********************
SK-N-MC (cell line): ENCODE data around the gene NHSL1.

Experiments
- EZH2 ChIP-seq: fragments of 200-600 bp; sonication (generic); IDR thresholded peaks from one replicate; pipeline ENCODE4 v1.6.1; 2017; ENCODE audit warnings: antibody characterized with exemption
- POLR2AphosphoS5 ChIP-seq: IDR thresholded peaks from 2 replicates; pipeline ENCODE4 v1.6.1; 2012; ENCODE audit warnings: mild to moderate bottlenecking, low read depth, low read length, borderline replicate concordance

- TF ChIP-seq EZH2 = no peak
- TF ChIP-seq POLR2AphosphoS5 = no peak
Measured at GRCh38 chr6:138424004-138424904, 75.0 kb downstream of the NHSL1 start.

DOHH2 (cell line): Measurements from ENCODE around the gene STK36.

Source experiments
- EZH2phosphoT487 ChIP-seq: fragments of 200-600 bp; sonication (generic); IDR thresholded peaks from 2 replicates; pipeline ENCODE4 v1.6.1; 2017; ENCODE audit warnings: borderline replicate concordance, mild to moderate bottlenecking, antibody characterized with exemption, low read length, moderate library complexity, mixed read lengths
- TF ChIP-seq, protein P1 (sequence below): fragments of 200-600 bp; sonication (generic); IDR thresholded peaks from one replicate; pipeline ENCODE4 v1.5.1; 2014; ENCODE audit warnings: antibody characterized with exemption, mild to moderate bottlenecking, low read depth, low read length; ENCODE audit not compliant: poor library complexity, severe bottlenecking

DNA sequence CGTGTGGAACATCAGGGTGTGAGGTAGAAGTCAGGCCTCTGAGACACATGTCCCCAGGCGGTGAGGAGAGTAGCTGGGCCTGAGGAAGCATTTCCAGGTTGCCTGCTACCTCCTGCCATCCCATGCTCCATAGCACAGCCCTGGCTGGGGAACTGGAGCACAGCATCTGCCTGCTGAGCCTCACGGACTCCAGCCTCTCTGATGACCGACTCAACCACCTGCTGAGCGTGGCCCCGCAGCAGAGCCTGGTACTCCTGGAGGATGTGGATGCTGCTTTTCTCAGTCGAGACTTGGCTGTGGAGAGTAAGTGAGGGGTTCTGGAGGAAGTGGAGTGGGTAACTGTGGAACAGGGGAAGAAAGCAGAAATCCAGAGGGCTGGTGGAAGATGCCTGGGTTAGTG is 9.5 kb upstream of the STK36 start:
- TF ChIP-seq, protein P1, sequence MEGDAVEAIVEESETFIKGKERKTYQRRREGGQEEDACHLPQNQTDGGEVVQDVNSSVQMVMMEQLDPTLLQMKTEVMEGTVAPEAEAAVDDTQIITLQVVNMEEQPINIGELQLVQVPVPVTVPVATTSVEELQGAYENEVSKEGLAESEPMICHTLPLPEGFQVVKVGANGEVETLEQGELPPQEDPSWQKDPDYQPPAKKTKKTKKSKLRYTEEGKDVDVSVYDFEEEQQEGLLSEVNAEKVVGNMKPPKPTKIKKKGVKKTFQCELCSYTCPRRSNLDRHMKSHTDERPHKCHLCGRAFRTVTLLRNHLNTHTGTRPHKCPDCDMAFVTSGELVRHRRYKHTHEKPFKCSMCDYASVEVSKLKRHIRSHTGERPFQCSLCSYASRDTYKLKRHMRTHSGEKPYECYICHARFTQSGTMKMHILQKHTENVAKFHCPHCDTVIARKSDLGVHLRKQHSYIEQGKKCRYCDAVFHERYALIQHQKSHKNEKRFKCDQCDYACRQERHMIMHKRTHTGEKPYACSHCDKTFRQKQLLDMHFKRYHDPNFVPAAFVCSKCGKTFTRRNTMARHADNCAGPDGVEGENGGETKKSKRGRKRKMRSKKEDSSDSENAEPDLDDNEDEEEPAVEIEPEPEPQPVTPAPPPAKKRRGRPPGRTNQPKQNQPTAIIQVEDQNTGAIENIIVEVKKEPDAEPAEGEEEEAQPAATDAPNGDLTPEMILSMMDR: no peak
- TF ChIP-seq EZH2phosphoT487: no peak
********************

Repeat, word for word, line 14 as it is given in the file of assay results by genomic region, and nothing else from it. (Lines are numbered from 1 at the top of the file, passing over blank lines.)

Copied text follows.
- TF ChIP-seq EZH2phosphoT487: no peak